CJSDI steering young people into entrepreneurship

MANDEVILLE, Manchester — Business, political and civic leaders have lauded the Central Jamaica Social Development Initiative (CJSDI) as an entrepreneurial boost for young people in steering them away from criminality.

Speaking at a recent graduation ceremony held at Golf View Hotel in Mandeville, CJSDI director Damion Young said the initiative was started last year to create a safety net and alternatives for young people in rural Jamaica.

“The mission of this youth entrepreneurship training programme was very clear. We needed to provide our youth with the technical know-how to start businesses, and not just any business, but businesses that were resilient, productive, and able to make them wealthy, so they will always have an alternative to negatives such as lottery scamming, extortion, idleness, and other criminality,” he said.

Twenty-four young people were trained in areas including entertainment, farming, livestock, natural juices, poultry, food processing, and clothing over a three-month period.

Custos of Manchester Garfield Green commended Young for the entrepreneurial initiative.

“I want to acknowledge and commend Damion Young, who heads CJSDI. His organisation is one of the many groups that seek to empower our youth and help them become valuable citizens, which is what this country needs right now,” said Green.

“This country is plagued with donmanship, cronyism, lawlessness and disorder, crime and violence, but here we have some young people who have decided to educate themselves and be equipped with the right tools to build prosperity through entrepreneurship,” added Green.

Young, a member of the Jamaica Labour Party, who contested the Manchester North Western constituency in the September 3, 2020 General Election, said CJSDI provided an alternative for young people.

“For young people who would have been facing the brunt of the debacles of the COVID-19 pandemic, we initiated a training programme incorporating several agencies who we believe could have [given] strategic support and strong partnership to the programme,” he said.

“The programme was conceptualised recognising that young people were struggling in many instances to make ends meet and we wanted to assist especially rural youth who many times are left out of mainstream development, as opposed to their urban counterparts… We seek to provide a coordinated effort to reach youth who would have not otherwise known about some of the myriad opportunities available to them. This is our second such cohort,” he added.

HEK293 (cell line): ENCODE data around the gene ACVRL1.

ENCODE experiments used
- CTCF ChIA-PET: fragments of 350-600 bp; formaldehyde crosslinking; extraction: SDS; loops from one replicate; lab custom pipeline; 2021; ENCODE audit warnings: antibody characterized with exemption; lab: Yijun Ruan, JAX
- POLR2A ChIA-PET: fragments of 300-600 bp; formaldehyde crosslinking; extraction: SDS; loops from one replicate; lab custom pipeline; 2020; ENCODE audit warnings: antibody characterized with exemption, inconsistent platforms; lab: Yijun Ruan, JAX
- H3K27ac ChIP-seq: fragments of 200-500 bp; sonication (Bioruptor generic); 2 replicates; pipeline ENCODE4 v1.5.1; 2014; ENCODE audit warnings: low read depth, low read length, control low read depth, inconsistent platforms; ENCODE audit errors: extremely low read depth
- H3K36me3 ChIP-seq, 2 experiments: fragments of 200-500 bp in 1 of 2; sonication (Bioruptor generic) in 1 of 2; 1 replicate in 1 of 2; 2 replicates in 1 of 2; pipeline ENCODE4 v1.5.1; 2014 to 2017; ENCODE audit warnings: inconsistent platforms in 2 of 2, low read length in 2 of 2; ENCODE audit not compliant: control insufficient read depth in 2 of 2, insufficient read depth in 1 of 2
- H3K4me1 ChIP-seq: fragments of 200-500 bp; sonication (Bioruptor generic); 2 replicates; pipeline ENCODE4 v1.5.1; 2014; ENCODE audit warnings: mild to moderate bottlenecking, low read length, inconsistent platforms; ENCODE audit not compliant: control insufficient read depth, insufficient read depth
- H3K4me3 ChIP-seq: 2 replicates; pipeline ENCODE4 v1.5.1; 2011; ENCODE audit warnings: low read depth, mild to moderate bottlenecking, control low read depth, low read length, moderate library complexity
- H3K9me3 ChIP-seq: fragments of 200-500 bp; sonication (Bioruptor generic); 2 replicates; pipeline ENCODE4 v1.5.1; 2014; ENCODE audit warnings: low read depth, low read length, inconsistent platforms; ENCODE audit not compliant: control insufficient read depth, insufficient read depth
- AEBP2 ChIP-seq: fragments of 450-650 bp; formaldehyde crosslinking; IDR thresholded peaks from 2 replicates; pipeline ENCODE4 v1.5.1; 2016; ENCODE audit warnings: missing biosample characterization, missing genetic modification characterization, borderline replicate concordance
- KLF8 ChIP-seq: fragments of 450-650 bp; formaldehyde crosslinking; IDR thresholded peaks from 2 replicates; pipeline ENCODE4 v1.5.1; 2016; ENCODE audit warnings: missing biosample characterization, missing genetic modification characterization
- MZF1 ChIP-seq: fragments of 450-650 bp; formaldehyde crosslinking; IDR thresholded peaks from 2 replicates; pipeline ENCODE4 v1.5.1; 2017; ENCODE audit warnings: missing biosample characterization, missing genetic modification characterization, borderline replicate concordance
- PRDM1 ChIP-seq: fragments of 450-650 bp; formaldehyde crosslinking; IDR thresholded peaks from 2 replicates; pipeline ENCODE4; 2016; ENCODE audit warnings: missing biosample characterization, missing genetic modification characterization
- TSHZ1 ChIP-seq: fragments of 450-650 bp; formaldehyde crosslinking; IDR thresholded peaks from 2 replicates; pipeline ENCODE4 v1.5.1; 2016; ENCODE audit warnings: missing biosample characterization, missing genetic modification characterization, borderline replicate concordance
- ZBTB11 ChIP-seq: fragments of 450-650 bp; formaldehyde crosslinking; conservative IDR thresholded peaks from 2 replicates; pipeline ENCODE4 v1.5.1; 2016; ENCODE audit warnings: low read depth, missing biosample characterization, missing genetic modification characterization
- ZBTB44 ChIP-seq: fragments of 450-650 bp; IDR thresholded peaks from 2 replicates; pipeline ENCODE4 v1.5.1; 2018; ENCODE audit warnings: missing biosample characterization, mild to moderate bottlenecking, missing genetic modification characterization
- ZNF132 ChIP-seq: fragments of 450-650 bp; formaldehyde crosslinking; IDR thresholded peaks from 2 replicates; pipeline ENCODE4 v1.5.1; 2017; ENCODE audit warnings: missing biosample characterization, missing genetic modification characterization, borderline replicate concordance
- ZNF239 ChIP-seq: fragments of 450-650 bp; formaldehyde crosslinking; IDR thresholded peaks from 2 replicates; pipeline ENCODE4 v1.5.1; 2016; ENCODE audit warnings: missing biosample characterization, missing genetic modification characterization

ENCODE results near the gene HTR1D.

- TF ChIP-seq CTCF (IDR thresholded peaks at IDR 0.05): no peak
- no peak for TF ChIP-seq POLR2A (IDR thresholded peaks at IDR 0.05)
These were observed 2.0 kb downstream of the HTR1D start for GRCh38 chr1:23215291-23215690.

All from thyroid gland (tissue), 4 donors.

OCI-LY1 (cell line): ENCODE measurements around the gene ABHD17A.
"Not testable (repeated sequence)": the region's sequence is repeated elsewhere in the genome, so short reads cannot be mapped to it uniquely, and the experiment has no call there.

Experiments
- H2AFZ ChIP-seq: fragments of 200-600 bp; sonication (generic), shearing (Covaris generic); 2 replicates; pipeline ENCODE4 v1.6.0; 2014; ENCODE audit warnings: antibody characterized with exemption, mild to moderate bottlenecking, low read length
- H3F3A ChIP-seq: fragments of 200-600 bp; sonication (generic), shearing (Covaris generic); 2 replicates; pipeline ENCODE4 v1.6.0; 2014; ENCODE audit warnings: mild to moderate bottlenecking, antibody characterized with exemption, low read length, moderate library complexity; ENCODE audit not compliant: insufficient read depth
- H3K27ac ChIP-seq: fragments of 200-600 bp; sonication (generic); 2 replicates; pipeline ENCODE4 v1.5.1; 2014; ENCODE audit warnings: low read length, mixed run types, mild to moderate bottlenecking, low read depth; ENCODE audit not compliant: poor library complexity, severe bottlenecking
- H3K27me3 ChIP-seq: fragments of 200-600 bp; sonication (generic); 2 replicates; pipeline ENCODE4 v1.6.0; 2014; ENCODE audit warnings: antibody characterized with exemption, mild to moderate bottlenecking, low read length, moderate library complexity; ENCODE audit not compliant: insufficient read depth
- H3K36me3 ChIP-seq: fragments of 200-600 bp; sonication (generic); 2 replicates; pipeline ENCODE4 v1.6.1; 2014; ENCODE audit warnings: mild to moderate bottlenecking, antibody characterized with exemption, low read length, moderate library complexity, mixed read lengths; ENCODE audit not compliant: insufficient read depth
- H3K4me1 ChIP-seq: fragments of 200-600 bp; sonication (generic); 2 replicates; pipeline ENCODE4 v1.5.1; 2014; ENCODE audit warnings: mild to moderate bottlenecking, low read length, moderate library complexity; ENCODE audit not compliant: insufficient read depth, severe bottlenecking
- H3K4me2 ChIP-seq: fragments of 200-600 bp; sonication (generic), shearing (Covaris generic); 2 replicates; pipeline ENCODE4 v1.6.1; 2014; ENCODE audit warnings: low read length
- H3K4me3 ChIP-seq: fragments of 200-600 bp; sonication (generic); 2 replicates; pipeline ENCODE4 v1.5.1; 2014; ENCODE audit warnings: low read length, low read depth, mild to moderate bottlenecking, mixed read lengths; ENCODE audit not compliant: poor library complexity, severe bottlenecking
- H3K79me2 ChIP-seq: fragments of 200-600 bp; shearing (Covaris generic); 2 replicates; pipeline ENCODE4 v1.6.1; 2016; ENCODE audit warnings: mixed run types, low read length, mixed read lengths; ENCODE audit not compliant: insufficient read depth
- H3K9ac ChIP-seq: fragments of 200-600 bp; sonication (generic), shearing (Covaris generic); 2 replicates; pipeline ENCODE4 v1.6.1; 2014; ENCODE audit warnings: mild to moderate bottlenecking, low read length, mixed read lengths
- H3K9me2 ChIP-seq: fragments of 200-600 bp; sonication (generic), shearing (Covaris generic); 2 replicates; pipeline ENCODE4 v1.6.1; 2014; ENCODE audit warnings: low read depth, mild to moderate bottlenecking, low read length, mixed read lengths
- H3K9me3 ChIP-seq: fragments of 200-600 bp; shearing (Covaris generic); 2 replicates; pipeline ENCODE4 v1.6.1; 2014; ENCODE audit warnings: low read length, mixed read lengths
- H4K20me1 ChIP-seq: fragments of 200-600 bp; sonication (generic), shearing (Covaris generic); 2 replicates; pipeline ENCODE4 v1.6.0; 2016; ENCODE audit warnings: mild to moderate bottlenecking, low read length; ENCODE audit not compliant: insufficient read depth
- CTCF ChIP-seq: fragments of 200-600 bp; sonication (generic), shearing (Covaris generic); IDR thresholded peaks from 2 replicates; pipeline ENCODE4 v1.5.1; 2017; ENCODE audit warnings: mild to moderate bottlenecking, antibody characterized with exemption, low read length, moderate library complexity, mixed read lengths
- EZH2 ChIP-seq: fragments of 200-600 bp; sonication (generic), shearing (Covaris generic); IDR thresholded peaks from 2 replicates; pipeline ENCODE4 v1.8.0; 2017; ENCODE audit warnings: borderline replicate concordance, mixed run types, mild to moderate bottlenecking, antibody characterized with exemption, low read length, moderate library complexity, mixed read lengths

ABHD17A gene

The initiative was supported by HEART NSTA/ Trust through sponsorship from Barita Foundation. The Rural Agricultural Development Authority, Manchester Chamber of Commerce, Companies Office of Jamaica, Tax Administration Jamaica, and the Social Development Commission were among agencies involved in the initiative.

Young expressed thanks to the Barita Foundation for funding the initiative.

“The partnership with Barita saw an investment of roughly $5 million, which should enhance the experience as well as support the trainees with input, tools and equipment,” he said.

Minister of Industry, Investment and Commerce Senator Aubyn Hill, in delivering the keynote address, commended Young for the initiative benefiting young people.

“Jamaican youth account for approximately 33 per cent of the population and it is always gratifying to see other young people get involved in the business of preparation for the kind of growth and development that our nation can and must achieve,” he said.

Hill said it is “inseparably important that the private sector be involved in the training of young”, whose skills can become exportable.

“The certificates of entrepreneurship and agro-processing you have received are directly aligned with the Government’s strategic focus on economic growth, food security, and diversity in the local productive sector. We must produce more,” he said.

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